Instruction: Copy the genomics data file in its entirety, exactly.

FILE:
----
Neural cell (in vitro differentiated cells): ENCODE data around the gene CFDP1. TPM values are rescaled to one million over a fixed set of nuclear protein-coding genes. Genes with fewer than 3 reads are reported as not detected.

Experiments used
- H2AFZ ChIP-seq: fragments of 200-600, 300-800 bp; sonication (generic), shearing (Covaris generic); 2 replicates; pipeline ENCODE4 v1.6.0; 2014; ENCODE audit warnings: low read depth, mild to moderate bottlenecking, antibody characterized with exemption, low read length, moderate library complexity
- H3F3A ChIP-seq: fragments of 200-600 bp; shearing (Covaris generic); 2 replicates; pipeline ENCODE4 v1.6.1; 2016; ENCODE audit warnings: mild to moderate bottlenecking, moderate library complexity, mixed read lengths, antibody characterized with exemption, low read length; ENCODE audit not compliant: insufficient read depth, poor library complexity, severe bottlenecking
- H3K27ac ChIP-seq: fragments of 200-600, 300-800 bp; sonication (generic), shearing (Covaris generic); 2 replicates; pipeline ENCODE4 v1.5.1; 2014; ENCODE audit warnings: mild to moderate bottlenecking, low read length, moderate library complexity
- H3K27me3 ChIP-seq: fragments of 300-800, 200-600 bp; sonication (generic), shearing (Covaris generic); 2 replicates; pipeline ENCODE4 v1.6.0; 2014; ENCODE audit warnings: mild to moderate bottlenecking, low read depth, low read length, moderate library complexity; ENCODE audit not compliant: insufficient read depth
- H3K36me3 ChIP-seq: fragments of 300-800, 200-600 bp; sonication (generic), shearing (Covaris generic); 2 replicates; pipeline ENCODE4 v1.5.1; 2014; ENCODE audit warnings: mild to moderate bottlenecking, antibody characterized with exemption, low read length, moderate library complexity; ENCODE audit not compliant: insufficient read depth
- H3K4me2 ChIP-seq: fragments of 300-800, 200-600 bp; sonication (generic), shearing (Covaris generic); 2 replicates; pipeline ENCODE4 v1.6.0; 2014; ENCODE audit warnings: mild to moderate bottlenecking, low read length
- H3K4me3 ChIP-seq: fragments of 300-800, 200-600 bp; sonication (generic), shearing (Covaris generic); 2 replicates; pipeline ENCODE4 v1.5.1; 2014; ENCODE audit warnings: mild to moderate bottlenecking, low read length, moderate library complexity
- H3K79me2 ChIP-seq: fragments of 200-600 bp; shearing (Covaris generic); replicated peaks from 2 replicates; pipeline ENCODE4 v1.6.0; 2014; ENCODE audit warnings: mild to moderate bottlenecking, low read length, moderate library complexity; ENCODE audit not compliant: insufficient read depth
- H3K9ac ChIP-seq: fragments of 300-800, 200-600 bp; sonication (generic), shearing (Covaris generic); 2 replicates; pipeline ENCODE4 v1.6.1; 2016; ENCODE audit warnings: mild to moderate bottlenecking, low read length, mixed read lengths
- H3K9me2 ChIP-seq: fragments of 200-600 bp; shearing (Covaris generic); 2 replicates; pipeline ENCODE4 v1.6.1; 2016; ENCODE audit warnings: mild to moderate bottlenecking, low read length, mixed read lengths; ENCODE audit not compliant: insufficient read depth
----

Neural cell (in vitro differentiated cells): ENCODE data around the gene CFDP1. TPM values are rescaled to one million over a fixed set of nuclear protein-coding genes. Genes with fewer than 3 reads are reported as not detected.

Experiments used
- H2AFZ ChIP-seq: fragments of 200-600, 300-800 bp; sonication (generic), shearing (Covaris generic); 2 replicates; pipeline ENCODE4 v1.6.0; 2014; ENCODE audit warnings: low read depth, mild to moderate bottlenecking, antibody characterized with exemption, low read length, moderate library complexity
- H3F3A ChIP-seq: fragments of 200-600 bp; shearing (Covaris generic); 2 replicates; pipeline ENCODE4 v1.6.1; 2016; ENCODE audit warnings: mild to moderate bottlenecking, moderate library complexity, mixed read lengths, antibody characterized with exemption, low read length; ENCODE audit not compliant: insufficient read depth, poor library complexity, severe bottlenecking
- H3K27ac ChIP-seq: fragments of 200-600, 300-800 bp; sonication (generic), shearing (Covaris generic); 2 replicates; pipeline ENCODE4 v1.5.1; 2014; ENCODE audit warnings: mild to moderate bottlenecking, low read length, moderate library complexity
- H3K27me3 ChIP-seq: fragments of 300-800, 200-600 bp; sonication (generic), shearing (Covaris generic); 2 replicates; pipeline ENCODE4 v1.6.0; 2014; ENCODE audit warnings: mild to moderate bottlenecking, low read depth, low read length, moderate library complexity; ENCODE audit not compliant: insufficient read depth
- H3K36me3 ChIP-seq: fragments of 300-800, 200-600 bp; sonication (generic), shearing (Covaris generic); 2 replicates; pipeline ENCODE4 v1.5.1; 2014; ENCODE audit warnings: mild to moderate bottlenecking, antibody characterized with exemption, low read length, moderate library complexity; ENCODE audit not compliant: insufficient read depth
- H3K4me2 ChIP-seq: fragments of 300-800, 200-600 bp; sonication (generic), shearing (Covaris generic); 2 replicates; pipeline ENCODE4 v1.6.0; 2014; ENCODE audit warnings: mild to moderate bottlenecking, low read length
- H3K4me3 ChIP-seq: fragments of 300-800, 200-600 bp; sonication (generic), shearing (Covaris generic); 2 replicates; pipeline ENCODE4 v1.5.1; 2014; ENCODE audit warnings: mild to moderate bottlenecking, low read length, moderate library complexity
- H3K79me2 ChIP-seq: fragments of 200-600 bp; shearing (Covaris generic); replicated peaks from 2 replicates; pipeline ENCODE4 v1.6.0; 2014; ENCODE audit warnings: mild to moderate bottlenecking, low read length, moderate library complexity; ENCODE audit not compliant: insufficient read depth
- H3K9ac ChIP-seq: fragments of 300-800, 200-600 bp; sonication (generic), shearing (Covaris generic); 2 replicates; pipeline ENCODE4 v1.6.1; 2016; ENCODE audit warnings: mild to moderate bottlenecking, low read length, mixed read lengths
- H3K9me2 ChIP-seq: fragments of 200-600 bp; shearing (Covaris generic); 2 replicates; pipeline ENCODE4 v1.6.1; 2016; ENCODE audit warnings: mild to moderate bottlenecking, low read length, mixed read lengths; ENCODE audit not compliant: insufficient read depth